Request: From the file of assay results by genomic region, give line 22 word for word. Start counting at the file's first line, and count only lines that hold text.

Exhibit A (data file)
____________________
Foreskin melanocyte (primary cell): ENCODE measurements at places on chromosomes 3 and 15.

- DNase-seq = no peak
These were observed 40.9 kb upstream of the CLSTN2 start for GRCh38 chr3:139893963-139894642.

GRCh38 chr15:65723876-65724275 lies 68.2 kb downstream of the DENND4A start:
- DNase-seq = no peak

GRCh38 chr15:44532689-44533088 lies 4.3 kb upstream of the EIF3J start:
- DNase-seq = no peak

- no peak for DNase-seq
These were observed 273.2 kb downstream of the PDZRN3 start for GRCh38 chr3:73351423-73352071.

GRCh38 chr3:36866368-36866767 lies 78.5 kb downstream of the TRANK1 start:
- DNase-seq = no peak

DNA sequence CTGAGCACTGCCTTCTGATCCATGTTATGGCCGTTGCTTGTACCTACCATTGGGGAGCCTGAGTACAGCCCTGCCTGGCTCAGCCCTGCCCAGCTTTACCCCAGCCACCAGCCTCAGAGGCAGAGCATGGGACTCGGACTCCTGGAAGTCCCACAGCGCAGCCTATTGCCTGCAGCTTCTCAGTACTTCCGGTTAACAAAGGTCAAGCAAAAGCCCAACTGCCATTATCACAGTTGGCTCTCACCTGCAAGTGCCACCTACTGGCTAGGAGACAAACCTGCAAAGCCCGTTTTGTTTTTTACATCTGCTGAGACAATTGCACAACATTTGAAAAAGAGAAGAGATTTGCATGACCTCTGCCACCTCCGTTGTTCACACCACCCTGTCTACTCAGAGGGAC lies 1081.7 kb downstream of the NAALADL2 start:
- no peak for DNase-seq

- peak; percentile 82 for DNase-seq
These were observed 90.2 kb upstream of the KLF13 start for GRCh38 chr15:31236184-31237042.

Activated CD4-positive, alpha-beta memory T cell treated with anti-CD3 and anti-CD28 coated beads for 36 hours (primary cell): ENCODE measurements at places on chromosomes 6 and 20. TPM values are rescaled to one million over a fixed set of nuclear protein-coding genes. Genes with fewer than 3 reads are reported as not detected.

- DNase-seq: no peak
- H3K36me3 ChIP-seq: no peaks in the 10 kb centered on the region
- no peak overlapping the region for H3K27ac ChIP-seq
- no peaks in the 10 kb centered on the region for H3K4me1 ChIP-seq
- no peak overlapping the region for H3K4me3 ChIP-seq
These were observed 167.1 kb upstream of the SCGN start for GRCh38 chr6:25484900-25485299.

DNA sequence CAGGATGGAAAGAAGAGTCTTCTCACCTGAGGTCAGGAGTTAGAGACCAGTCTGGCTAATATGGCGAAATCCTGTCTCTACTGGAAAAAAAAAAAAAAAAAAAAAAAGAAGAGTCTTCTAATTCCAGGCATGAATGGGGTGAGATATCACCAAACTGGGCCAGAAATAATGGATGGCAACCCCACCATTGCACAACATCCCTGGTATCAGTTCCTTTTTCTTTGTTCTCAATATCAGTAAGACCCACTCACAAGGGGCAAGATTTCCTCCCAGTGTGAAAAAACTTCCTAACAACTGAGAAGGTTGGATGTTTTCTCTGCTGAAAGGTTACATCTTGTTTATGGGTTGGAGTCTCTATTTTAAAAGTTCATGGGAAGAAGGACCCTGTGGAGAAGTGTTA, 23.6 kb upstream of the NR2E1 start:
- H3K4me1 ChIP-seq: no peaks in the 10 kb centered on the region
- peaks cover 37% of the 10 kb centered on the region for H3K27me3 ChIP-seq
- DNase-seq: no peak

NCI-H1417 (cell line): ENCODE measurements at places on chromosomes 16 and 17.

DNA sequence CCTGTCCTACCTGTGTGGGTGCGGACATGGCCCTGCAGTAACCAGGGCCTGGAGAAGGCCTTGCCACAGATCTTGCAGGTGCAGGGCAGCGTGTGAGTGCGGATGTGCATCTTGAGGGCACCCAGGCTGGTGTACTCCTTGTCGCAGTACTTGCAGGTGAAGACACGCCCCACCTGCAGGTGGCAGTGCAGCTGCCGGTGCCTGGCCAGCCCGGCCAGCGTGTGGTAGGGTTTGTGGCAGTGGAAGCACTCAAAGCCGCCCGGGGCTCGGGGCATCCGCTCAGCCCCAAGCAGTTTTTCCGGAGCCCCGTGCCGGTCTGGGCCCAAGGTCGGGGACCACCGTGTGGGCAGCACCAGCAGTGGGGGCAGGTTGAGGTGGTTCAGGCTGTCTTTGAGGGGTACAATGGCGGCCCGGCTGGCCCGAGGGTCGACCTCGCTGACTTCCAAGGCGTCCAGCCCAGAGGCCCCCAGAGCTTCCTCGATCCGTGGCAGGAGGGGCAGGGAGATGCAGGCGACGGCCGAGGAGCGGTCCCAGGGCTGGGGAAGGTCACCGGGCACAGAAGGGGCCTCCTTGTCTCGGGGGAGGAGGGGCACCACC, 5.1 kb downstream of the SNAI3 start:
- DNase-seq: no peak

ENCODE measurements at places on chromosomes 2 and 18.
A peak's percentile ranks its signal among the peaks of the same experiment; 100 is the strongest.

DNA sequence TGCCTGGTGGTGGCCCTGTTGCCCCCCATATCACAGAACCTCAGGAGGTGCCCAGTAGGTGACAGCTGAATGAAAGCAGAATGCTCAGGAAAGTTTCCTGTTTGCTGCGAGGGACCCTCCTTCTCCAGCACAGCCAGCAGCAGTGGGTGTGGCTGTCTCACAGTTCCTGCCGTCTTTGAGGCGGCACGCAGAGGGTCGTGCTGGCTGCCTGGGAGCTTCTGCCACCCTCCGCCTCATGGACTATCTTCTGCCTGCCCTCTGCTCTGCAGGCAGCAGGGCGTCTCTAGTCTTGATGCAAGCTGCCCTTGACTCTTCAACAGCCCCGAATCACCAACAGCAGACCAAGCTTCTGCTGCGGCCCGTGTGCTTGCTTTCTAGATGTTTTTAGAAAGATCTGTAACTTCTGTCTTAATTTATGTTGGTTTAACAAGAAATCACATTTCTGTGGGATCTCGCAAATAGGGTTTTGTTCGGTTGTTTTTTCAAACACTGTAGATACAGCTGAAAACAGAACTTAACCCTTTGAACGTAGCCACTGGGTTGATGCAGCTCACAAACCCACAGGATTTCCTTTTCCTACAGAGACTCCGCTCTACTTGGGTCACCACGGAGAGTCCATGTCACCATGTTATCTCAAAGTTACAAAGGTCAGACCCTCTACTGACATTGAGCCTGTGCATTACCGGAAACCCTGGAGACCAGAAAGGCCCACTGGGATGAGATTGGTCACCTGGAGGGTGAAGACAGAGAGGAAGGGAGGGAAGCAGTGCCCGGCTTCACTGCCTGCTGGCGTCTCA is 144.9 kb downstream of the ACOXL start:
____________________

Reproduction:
These were observed 167.1 kb upstream of the SCGN start for GRCh38 chr6:25484900-25485299.